NJ BL England coal plant to shut unit, convert to natgas
June 21 |
June 21 (Reuters) - New Jersey's B.L. England coal power plant will shut down one coal unit and convert two other to natural gas to reduce air emissions, the New Jersey Department of Environmental Protection (DEP) said in a release Thursday.
This is another example of power companies opting to burn cleaner natural gas instead of coal to generate electricity.
U.S. power companies have announced plans to shut over 30,000 megawatts (MW) of coal-fired generation over the next few years as cheap gas prices and stricter environmental rules have made coal the more expensive option. See factbox
RC Cape May Holdings LLC, a unit of investment firm Rockland Capital with offices in New York and Houston that owns the plant, will shut the 113-megawatt (MW) coal-fired Unit 1 by the autumn of 2013, the DEP said.
The company will then repower the 155-MW coal-fired Unit 2 into a combined-cycle natural gas turbine and will re-fuel the 148-MW residual fuel oil-burning Unit 3 with natural gas by May 2016, the DEP said.
Unit 2 is to be shut down by May 2015 to allow for the conversion.
The 424-MW B.L. England plant is located in Upper Township in Cape May County, New Jersey, about 65 miles southeast of Philadelphia.
The DEP said the conversion will nearly eliminate the plant's emissions of smog-causing nitrogen oxides (NOx) as well as sulfur dioxide (SO2), which causes acid rain and haze.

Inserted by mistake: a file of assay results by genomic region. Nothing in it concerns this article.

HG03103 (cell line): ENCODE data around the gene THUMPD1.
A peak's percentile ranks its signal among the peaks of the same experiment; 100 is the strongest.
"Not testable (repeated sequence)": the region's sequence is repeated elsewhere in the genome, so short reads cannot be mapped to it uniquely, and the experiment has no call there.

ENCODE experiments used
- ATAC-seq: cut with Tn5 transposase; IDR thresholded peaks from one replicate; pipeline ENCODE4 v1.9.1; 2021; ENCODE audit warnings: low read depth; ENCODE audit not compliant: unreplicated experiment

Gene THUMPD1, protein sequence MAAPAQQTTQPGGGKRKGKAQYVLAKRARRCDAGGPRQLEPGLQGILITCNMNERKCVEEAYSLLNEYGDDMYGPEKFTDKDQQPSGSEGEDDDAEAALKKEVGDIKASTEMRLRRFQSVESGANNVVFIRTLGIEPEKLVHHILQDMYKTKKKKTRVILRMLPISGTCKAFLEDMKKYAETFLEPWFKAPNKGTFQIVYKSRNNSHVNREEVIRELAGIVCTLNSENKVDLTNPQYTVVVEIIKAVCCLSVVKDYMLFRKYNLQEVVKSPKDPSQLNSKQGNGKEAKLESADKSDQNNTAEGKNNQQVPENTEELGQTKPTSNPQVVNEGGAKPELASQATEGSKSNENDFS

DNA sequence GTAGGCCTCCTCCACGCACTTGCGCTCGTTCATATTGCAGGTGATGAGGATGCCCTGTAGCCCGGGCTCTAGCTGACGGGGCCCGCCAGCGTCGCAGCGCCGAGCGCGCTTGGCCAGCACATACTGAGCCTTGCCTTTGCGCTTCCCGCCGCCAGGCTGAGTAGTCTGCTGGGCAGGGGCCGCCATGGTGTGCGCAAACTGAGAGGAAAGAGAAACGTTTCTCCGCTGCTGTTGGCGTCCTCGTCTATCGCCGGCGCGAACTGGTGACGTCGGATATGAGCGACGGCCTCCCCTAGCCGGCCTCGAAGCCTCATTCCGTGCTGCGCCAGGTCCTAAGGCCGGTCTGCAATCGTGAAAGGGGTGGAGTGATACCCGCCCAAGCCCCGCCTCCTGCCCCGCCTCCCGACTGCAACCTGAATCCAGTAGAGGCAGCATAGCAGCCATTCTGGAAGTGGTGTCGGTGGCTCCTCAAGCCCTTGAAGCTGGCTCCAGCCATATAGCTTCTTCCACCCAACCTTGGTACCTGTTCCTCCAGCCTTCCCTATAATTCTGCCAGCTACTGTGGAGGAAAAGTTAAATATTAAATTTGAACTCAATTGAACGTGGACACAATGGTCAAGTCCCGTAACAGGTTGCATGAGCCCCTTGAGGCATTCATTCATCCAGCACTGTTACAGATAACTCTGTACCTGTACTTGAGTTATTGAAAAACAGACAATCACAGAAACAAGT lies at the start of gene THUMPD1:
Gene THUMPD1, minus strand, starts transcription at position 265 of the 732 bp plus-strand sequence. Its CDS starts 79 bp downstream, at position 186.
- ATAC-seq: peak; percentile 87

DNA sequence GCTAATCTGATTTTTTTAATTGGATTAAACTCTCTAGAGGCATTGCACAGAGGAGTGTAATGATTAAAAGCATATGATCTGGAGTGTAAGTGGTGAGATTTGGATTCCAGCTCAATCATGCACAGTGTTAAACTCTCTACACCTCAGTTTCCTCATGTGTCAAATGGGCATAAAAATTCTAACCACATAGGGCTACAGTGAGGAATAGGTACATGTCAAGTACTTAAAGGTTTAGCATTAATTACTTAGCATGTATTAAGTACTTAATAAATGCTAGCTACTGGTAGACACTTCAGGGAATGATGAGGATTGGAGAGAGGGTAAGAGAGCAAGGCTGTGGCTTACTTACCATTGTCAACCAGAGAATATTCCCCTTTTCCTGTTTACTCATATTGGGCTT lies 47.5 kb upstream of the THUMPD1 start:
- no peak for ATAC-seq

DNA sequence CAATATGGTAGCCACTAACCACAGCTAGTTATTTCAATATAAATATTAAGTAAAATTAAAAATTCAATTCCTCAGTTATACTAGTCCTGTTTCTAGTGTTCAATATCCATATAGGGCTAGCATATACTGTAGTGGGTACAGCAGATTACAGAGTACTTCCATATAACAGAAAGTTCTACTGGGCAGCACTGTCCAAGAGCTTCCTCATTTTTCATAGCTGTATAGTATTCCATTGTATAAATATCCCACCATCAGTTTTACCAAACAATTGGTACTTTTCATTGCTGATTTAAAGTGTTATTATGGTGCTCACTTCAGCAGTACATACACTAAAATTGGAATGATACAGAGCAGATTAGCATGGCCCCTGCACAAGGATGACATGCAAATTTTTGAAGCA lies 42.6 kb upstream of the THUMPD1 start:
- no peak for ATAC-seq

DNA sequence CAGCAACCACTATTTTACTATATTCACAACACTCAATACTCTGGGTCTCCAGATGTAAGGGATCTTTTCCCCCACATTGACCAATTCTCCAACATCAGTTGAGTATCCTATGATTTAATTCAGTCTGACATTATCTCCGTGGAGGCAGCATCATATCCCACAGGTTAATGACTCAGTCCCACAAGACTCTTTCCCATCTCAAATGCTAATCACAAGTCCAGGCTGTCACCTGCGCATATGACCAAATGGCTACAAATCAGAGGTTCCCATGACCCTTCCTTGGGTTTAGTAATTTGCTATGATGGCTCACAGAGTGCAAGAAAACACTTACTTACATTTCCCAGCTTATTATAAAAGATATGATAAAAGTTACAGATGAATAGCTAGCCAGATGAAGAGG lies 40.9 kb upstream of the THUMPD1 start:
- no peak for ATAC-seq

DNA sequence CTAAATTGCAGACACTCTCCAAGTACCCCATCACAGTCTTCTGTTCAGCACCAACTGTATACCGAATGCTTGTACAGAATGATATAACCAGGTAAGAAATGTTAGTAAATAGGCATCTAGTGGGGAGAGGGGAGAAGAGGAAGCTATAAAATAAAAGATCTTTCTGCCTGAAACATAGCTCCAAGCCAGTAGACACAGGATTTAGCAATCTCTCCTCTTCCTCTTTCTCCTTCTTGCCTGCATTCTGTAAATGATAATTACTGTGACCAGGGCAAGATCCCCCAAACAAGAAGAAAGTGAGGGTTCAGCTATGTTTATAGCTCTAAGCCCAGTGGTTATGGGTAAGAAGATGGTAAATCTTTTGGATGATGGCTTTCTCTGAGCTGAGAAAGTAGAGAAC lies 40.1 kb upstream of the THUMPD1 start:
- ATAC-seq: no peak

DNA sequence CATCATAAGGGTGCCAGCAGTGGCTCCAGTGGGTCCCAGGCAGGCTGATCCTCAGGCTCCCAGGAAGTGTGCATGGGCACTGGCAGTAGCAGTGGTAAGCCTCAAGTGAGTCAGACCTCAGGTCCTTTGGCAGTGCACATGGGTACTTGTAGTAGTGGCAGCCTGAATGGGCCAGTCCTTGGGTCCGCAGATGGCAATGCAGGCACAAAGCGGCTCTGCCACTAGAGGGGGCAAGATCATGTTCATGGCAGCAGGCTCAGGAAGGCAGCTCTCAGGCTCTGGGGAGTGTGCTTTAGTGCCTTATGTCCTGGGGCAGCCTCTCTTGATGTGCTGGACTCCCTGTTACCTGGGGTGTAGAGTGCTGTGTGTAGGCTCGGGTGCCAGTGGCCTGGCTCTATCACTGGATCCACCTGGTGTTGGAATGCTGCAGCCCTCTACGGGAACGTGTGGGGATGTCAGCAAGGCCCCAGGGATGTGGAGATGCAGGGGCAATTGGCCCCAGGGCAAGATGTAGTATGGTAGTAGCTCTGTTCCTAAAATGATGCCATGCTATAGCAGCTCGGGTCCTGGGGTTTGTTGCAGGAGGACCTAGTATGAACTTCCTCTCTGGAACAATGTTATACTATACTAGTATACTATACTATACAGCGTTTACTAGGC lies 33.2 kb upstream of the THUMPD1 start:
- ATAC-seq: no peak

The two coal-fired units at the plant are the last coal-fired units in the state without modern pollution control equipment, the DEP said.
The overall capacity of the plant would remain about 450 MW and could increase to about 570 MW, Jim Maiz, Senior Vice President for RC Cape May Holdings, said in the DEP release.
RC Cape May has owned the plant since 2007. This agreement resolves alleged violations of the federal Clean Air Act that occurred when the plant was under the ownership of Atlantic Electric, Conectiv and Washington, DC-based Pepco Holdings Inc , the DEP said.
Over the years, other power plants in New Jersey have been phasing out coal as a power source. Only six coal-fired units are still operating at four other power plants in New Jersey. But they all have modern pollution controls, the most recent being Public Service Enterprise Group Inc's Hudson station, the DEP said.
New Jersey Governor Chris Christie has pledged to oppose the opening of any new coal-fired plants in the Garden State, according to the release.
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